Now that the annual Irish potluck of green Guinness is over, those thirsty for a mug of real Irish spirit will be flocking to the Colorado Music Hall Monday night to catch the Young Dubliners. Those afraid to go dancing on a Monday night -- the Mondomoshophobiacs among you -- can choose among the band's nine Colorado shows in 10 days, but the rest of us will bask in the glory of a band defying the odds and adding Colorado Springs as a recurring stop on their tour itinerary.
"Irish dance is about jumping up and down, having no inhibitions ... the original mosh pit," band leader Keith Roberts told the Indy the last time the Dubs played Colorado Springs, a winter ago on another Monday that found them competing head-to-head with the Broncos for an audience. Those that made it to the show -- and the post-party at Jack Quinn's -- joined the legions of fans that check their inhibitions at the door and dance madly at the high-energy, exuberant concerts. Though smaller in numbers than a typical Dubs crowd, the Springs contingent impressed the band enough that they're making good on their promise of returning for another round of chaos in the town that music forgot.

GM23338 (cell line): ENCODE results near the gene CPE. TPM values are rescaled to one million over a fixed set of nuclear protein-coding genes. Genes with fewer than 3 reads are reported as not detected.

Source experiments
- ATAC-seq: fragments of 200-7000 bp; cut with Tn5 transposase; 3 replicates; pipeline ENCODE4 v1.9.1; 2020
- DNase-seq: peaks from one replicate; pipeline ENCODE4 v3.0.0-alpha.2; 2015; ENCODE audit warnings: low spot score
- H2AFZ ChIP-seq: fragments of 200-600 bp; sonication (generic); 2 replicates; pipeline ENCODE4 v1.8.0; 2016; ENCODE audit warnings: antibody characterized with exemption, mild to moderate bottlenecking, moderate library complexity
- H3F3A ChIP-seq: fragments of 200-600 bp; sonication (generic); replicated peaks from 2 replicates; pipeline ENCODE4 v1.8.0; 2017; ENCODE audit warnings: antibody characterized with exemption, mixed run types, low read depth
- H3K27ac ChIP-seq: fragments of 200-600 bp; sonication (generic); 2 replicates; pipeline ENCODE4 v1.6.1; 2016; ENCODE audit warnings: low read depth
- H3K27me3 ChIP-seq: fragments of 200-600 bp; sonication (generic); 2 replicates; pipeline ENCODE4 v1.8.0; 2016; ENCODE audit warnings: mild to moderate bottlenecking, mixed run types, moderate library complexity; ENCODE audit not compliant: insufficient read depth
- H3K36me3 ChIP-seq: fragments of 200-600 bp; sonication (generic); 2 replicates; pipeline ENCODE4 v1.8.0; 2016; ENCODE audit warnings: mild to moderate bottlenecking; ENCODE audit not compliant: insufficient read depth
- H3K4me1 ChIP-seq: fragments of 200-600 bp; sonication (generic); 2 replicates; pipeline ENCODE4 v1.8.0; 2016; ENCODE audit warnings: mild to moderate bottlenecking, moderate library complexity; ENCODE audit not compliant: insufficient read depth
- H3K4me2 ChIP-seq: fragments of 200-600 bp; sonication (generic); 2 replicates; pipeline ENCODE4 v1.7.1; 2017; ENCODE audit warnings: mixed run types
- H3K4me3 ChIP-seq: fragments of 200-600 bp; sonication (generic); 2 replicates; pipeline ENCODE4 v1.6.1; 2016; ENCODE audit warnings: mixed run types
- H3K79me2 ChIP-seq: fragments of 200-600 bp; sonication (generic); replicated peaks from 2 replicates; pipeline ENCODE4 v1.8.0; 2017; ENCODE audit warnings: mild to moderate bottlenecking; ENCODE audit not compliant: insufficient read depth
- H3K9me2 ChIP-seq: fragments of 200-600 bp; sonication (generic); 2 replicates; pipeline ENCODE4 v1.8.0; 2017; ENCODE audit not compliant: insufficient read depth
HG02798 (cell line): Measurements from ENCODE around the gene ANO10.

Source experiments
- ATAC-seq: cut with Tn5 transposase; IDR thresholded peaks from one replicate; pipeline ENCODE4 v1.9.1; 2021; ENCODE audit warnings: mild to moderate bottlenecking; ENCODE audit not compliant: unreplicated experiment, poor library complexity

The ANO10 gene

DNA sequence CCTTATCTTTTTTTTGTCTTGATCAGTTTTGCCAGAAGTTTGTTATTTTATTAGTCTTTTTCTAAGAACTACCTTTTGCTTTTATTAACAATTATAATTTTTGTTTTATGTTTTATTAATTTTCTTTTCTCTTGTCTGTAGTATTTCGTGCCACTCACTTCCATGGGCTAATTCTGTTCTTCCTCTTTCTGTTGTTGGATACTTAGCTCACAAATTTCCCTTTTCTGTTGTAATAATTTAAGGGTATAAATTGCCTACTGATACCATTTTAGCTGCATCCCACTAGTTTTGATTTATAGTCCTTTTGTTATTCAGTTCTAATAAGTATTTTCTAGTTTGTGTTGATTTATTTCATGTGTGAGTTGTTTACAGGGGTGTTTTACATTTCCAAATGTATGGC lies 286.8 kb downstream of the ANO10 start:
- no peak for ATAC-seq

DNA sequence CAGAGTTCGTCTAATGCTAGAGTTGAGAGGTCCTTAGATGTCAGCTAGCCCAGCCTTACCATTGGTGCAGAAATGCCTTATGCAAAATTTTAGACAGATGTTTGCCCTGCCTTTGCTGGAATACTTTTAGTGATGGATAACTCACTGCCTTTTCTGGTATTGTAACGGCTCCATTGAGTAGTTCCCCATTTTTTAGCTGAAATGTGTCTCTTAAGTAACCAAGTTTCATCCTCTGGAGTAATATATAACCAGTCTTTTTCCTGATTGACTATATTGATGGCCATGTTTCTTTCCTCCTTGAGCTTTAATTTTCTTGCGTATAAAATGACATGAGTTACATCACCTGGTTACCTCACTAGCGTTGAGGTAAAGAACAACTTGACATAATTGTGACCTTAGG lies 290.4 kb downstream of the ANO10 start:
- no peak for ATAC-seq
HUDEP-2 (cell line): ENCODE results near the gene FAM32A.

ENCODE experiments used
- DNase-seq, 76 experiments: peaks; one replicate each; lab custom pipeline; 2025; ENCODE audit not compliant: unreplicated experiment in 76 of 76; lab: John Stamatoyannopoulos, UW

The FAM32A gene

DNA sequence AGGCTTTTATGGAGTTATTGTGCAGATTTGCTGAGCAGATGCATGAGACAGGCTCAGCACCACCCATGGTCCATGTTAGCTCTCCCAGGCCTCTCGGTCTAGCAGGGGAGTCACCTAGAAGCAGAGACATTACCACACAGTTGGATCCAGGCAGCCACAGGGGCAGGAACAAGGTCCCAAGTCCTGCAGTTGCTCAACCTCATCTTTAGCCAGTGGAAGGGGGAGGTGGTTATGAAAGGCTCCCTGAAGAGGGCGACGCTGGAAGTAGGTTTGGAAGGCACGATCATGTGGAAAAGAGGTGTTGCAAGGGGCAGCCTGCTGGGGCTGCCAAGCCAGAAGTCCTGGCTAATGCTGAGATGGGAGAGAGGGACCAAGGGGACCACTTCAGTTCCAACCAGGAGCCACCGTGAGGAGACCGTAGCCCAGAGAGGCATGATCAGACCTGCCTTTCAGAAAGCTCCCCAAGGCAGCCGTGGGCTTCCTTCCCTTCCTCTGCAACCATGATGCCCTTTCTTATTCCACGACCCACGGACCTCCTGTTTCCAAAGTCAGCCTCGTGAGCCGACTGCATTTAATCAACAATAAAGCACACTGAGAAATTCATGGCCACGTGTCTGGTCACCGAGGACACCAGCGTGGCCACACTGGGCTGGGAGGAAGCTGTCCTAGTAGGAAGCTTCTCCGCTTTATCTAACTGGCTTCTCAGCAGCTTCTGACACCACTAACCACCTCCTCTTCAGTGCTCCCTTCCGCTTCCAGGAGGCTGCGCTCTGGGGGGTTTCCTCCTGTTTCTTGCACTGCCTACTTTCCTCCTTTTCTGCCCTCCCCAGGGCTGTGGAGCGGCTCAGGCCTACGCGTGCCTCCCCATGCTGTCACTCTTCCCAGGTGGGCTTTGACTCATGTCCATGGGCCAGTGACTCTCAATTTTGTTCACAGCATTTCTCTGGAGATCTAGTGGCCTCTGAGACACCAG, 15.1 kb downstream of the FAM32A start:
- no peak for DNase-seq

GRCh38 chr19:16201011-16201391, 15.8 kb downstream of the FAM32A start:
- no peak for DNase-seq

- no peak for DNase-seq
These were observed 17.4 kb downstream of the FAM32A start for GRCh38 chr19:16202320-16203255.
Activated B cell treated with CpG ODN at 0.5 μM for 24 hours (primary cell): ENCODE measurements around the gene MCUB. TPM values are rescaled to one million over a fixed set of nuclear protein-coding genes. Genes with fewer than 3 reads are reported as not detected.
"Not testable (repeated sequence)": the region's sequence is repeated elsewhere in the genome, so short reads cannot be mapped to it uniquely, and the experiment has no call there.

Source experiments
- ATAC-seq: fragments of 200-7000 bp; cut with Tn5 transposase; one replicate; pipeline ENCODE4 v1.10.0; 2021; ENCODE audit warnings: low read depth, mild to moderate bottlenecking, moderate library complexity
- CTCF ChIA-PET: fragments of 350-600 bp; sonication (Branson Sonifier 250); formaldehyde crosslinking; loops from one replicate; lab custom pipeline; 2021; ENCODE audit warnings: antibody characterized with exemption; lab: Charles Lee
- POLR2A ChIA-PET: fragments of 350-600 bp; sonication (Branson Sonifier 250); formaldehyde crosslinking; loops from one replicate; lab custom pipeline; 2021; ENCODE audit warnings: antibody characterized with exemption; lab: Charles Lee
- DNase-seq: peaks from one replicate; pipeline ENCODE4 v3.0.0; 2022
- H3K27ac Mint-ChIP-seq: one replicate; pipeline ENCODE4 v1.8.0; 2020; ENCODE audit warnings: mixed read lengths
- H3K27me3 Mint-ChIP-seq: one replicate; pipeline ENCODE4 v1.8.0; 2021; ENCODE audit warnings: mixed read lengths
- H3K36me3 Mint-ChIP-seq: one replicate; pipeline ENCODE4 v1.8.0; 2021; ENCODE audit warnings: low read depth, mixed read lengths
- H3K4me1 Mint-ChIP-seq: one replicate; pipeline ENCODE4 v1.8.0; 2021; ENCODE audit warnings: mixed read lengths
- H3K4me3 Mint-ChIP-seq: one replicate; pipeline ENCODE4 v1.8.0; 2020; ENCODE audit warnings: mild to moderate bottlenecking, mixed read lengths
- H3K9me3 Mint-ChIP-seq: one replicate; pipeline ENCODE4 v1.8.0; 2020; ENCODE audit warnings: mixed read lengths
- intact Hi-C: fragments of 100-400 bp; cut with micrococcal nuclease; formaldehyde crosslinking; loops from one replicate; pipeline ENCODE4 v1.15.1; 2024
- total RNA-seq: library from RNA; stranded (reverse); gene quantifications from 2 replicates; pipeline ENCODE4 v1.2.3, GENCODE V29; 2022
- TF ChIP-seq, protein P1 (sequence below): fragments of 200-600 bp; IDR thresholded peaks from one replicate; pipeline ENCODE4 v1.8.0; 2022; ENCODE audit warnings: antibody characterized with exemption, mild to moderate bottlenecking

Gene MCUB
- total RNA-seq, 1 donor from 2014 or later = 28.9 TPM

The hybrid band, part Irish and part American, echoes influences as varied as the Waterboys, Top of the Pops and Pearl Jam, and they use the same marketing approach as pioneers like the Dave Matthews Band and Blues Traveler, converting fans one by one through a relentless touring schedule designed to let the music speak for itself.
The band leans more toward pure-on rock than any other genre, but the traditional Irish instruments -- whistles, fiddle and flute -- keep them honest as they blend with electric guitars to inspire audiences to get in touch with their inner Irish as they bounce with wild abandon.